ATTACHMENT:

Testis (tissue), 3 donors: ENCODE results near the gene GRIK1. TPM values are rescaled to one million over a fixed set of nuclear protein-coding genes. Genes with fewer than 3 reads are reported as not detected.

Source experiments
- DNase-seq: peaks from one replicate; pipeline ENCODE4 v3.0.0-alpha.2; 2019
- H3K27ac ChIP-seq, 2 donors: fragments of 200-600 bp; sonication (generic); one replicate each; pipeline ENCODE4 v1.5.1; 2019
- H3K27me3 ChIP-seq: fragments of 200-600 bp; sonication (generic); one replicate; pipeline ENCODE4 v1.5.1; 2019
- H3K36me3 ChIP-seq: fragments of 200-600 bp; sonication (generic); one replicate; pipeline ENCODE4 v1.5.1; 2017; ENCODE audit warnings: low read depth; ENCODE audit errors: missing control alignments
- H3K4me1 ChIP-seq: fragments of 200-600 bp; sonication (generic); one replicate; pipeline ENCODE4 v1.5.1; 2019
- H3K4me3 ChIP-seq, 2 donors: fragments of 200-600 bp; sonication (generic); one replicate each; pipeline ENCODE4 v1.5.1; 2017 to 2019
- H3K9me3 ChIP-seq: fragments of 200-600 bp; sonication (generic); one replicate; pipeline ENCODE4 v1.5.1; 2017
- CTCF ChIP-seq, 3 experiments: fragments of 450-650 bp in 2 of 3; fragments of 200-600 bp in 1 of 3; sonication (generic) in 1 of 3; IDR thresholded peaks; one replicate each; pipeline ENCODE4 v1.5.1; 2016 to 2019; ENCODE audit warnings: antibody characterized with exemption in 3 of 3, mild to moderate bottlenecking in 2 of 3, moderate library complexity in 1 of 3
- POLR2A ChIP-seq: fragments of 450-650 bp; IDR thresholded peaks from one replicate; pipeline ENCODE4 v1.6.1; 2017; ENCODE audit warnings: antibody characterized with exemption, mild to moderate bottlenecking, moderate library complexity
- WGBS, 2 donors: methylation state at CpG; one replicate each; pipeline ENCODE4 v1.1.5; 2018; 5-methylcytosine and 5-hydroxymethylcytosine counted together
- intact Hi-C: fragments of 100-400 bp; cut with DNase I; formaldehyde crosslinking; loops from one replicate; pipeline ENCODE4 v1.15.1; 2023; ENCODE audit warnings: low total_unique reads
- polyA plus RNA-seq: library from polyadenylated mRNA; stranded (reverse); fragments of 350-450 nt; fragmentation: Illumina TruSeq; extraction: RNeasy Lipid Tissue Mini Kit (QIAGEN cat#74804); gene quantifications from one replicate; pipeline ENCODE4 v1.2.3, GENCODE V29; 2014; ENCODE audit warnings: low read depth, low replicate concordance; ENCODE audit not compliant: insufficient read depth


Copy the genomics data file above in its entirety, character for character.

Testis (tissue), 3 donors: ENCODE results near the gene GRIK1. TPM values are rescaled to one million over a fixed set of nuclear protein-coding genes. Genes with fewer than 3 reads are reported as not detected.

Source experiments
- DNase-seq: peaks from one replicate; pipeline ENCODE4 v3.0.0-alpha.2; 2019
- H3K27ac ChIP-seq, 2 donors: fragments of 200-600 bp; sonication (generic); one replicate each; pipeline ENCODE4 v1.5.1; 2019
- H3K27me3 ChIP-seq: fragments of 200-600 bp; sonication (generic); one replicate; pipeline ENCODE4 v1.5.1; 2019
- H3K36me3 ChIP-seq: fragments of 200-600 bp; sonication (generic); one replicate; pipeline ENCODE4 v1.5.1; 2017; ENCODE audit warnings: low read depth; ENCODE audit errors: missing control alignments
- H3K4me1 ChIP-seq: fragments of 200-600 bp; sonication (generic); one replicate; pipeline ENCODE4 v1.5.1; 2019
- H3K4me3 ChIP-seq, 2 donors: fragments of 200-600 bp; sonication (generic); one replicate each; pipeline ENCODE4 v1.5.1; 2017 to 2019
- H3K9me3 ChIP-seq: fragments of 200-600 bp; sonication (generic); one replicate; pipeline ENCODE4 v1.5.1; 2017
- CTCF ChIP-seq, 3 experiments: fragments of 450-650 bp in 2 of 3; fragments of 200-600 bp in 1 of 3; sonication (generic) in 1 of 3; IDR thresholded peaks; one replicate each; pipeline ENCODE4 v1.5.1; 2016 to 2019; ENCODE audit warnings: antibody characterized with exemption in 3 of 3, mild to moderate bottlenecking in 2 of 3, moderate library complexity in 1 of 3
- POLR2A ChIP-seq: fragments of 450-650 bp; IDR thresholded peaks from one replicate; pipeline ENCODE4 v1.6.1; 2017; ENCODE audit warnings: antibody characterized with exemption, mild to moderate bottlenecking, moderate library complexity
- WGBS, 2 donors: methylation state at CpG; one replicate each; pipeline ENCODE4 v1.1.5; 2018; 5-methylcytosine and 5-hydroxymethylcytosine counted together
- intact Hi-C: fragments of 100-400 bp; cut with DNase I; formaldehyde crosslinking; loops from one replicate; pipeline ENCODE4 v1.15.1; 2023; ENCODE audit warnings: low total_unique reads
- polyA plus RNA-seq: library from polyadenylated mRNA; stranded (reverse); fragments of 350-450 nt; fragmentation: Illumina TruSeq; extraction: RNeasy Lipid Tissue Mini Kit (QIAGEN cat#74804); gene quantifications from one replicate; pipeline ENCODE4 v1.2.3, GENCODE V29; 2014; ENCODE audit warnings: low read depth, low replicate concordance; ENCODE audit not compliant: insufficient read depth